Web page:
April Boasts Both Earth Day and Arbor Day

by | Apr 2023

Quercus robur green springtime foliage


Remember: Not all trees are created equal. Some native species (keystone plants) out preform the rest in benefiting the environment. Native insects and animals have evolved alongside these plants for thousands of years.

Did you know that 96 percent of terrestrial birds rely on keystone species to host the insects they survive upon? Which tree crowns the list? The mighty oak. Hosting up to 436 species of caterpillars, bur oak trees and other varieties are the pride of our region. It produces acorns, a source of food for over 100 mammals.

There are other smaller trees on the list of keystone plants, including American plum, black cherry and chokecherry, which can be grown as an understory plant in wooded areas. Reaching up to 35 feet, these varieties are excellent in the ecosystem. Like oak trees, these trees host many butterflies and moths, a total of 340 caterpillars. This is important when you consider chickadees need 6,000 to 9,000 caterpillars to feed one nesting clutch each spring.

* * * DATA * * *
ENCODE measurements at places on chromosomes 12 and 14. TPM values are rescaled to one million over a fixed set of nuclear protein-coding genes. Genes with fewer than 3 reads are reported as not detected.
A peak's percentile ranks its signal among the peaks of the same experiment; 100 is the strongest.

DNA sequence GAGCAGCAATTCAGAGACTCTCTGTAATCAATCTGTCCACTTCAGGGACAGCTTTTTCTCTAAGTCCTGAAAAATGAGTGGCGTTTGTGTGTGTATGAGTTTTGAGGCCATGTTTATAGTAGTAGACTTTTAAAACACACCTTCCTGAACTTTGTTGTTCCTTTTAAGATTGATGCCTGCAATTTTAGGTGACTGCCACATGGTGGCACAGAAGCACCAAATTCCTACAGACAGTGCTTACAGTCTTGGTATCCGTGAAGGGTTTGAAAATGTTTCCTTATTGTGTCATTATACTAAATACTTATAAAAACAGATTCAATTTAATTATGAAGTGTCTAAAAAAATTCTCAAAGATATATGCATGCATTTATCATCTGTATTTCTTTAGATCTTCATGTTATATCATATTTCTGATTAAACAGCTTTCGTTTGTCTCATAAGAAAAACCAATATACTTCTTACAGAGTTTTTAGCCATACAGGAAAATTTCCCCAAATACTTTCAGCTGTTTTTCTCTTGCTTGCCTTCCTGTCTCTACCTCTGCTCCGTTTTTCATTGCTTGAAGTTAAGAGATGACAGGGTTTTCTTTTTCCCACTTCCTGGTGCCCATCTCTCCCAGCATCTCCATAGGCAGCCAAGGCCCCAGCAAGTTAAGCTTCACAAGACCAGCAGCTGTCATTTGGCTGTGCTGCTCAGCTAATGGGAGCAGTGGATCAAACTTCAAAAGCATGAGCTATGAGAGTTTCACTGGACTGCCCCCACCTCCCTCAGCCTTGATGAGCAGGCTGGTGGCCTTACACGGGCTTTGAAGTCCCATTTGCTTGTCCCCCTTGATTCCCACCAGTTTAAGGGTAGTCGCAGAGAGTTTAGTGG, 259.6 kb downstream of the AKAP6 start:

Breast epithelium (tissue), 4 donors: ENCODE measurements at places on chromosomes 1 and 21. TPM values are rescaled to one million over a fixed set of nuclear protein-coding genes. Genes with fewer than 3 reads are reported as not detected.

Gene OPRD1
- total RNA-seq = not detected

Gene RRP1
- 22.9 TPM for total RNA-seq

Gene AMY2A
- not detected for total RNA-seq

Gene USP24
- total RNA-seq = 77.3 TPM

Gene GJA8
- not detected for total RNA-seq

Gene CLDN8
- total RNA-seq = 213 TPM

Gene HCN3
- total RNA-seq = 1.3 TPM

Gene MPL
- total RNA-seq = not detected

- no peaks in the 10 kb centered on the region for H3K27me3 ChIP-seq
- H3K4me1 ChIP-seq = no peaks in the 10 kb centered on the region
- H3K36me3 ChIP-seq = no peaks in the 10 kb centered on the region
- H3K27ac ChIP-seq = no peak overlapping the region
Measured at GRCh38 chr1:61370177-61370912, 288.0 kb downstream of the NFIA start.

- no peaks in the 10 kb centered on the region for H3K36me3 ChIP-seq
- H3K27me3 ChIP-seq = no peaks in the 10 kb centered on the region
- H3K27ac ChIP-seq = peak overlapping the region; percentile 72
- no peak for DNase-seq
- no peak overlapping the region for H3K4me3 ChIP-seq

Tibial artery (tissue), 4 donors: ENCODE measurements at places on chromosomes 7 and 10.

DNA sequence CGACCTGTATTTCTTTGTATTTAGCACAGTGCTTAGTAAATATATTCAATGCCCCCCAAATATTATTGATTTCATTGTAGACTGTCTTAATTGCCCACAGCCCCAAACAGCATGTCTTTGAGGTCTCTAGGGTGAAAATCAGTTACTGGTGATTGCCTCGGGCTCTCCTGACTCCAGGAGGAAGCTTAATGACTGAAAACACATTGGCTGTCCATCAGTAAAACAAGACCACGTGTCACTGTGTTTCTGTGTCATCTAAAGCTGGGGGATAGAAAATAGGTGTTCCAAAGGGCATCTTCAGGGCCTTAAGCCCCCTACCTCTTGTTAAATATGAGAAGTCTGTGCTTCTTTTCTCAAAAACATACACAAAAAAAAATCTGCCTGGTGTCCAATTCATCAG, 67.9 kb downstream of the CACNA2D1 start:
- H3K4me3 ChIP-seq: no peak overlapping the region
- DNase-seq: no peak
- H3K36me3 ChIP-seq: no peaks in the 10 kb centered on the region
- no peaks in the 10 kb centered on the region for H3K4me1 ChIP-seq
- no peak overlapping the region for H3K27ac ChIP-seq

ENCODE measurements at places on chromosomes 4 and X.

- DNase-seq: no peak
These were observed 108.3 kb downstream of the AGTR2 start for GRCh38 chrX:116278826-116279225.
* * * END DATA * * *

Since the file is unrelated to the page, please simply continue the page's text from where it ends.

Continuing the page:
River birch, cottonwood and sugar maple trees are additional keystone plants, though this list is not exhaustive. Regardless of the variety you choose, keep new trees well-watered as they take root joining the greater ecosystem.

Alison Feik of Excelsior has a degree in landscape architecture and holds a wealth of knowledge about local plants and gardening. Grow more at beingstronginnature.com.

Much of the inspiration for this article arrived via the work of Doug Tallamy, a professor of entomology at the University of Delaware. He is the author or four books, including Nature’s Best Hope and The Nature of Oaks. Visit homegrownnationalpark.org to learn more.


Pin It on Pinterest

Share This